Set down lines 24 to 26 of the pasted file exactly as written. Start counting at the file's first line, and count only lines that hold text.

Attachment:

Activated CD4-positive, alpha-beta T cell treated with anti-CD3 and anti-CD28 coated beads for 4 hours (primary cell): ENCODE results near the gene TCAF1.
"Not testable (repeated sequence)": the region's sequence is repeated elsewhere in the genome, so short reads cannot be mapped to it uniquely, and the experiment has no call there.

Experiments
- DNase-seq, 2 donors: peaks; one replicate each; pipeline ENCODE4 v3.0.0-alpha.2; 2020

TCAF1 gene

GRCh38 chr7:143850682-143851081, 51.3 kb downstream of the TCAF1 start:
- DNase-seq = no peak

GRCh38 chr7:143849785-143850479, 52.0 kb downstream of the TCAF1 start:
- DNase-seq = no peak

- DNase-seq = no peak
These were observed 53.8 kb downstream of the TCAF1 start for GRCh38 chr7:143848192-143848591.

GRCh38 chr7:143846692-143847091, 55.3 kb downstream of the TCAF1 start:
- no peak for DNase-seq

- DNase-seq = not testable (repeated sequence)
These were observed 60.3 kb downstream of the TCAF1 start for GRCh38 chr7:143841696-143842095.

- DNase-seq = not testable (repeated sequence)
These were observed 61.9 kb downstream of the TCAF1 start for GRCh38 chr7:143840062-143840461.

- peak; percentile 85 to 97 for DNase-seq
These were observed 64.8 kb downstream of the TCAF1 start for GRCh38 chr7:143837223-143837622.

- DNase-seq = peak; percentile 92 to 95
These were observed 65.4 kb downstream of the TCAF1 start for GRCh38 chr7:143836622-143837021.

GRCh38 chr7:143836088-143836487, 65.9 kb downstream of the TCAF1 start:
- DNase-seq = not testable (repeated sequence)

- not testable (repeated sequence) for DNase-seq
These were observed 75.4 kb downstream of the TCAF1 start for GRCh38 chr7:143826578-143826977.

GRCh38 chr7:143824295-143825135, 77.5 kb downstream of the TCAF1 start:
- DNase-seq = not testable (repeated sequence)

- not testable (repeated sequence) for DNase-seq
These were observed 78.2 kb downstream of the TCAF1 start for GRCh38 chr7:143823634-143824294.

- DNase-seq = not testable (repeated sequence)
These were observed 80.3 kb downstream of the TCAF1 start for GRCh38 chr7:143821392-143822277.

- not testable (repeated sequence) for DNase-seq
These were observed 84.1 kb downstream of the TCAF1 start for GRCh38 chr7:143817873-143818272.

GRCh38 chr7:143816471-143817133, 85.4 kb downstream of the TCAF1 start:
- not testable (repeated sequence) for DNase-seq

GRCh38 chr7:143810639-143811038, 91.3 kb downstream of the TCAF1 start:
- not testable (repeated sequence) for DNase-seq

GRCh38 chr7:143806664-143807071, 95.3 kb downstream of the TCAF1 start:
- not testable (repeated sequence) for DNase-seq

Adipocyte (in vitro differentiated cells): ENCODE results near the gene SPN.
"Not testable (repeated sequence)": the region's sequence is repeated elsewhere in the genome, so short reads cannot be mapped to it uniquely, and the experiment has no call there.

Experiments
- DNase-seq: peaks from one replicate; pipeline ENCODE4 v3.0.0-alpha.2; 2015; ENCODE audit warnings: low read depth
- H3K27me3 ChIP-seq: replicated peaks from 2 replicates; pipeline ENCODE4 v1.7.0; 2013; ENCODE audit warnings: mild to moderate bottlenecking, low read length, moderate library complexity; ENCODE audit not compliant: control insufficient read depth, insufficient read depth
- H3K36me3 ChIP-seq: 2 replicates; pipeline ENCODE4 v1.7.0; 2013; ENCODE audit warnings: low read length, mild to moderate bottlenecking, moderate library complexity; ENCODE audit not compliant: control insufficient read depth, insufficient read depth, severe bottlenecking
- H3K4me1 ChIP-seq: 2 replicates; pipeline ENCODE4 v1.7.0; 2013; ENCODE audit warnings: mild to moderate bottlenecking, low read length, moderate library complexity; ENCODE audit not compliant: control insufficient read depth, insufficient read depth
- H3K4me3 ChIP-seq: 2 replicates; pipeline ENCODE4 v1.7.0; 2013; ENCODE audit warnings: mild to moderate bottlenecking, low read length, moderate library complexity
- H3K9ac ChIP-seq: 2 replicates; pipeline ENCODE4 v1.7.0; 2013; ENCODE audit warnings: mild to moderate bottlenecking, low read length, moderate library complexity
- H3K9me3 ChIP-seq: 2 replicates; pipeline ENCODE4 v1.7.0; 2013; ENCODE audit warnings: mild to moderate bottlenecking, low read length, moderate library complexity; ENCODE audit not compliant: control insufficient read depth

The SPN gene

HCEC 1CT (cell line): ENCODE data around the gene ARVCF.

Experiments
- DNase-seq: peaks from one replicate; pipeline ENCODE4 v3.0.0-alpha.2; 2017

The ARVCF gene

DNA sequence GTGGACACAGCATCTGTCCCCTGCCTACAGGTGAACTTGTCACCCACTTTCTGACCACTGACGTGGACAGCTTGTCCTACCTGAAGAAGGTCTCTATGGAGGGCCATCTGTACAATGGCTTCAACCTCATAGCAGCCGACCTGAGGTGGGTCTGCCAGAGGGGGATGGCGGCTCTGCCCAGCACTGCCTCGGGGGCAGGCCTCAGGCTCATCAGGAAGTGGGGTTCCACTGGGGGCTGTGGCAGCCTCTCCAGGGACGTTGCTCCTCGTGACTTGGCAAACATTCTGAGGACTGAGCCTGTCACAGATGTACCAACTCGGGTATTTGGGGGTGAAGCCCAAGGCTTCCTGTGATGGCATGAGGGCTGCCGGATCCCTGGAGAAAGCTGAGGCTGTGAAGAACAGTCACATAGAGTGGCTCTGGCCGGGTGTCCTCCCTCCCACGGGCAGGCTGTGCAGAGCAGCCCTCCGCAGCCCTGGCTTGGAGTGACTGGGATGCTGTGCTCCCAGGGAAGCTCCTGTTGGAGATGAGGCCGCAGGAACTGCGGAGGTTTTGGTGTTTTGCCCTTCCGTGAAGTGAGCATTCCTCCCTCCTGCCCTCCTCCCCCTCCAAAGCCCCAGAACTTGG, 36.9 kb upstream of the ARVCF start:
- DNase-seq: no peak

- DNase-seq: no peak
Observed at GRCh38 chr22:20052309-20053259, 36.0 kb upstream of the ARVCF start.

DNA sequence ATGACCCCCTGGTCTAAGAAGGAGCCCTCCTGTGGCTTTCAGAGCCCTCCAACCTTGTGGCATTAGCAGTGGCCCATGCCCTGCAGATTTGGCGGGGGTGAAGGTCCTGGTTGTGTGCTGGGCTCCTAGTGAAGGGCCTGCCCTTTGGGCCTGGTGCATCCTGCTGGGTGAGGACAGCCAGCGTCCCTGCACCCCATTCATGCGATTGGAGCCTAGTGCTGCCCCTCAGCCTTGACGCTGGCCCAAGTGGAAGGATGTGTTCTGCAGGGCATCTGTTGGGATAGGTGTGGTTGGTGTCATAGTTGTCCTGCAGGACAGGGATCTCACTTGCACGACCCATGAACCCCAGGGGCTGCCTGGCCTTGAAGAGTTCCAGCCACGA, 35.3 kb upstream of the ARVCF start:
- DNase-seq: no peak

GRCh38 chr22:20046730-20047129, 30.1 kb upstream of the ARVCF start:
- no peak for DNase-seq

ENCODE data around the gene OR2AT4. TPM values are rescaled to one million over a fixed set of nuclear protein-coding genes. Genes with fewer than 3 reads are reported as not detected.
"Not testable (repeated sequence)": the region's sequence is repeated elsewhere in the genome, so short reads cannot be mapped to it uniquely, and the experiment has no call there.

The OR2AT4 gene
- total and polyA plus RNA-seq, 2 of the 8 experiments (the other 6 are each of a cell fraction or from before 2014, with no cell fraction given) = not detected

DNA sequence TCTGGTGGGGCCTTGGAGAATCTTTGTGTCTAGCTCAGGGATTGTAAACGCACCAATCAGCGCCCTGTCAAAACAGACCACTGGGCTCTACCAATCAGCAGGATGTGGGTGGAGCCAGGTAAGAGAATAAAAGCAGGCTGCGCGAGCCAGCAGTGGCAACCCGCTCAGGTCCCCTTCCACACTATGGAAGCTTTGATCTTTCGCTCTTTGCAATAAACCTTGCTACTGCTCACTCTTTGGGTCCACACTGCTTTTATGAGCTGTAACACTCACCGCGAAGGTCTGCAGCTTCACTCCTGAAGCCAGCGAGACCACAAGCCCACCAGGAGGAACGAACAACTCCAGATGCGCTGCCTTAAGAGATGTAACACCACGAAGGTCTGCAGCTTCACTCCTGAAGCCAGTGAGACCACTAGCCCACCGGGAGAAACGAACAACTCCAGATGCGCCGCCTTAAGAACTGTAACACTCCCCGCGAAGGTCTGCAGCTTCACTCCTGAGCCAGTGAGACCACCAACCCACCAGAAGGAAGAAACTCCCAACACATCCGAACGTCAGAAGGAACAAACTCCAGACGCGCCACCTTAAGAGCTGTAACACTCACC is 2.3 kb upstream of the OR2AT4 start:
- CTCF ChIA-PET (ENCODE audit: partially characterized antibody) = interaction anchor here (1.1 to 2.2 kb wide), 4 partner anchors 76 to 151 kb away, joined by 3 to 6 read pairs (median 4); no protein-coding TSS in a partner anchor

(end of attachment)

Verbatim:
- not testable (repeated sequence) for DNase-seq
These were observed 75.4 kb downstream of the TCAF1 start for GRCh38 chr7:143826578-143826977.

GRCh38 chr7:143824295-143825135, 77.5 kb downstream of the TCAF1 start: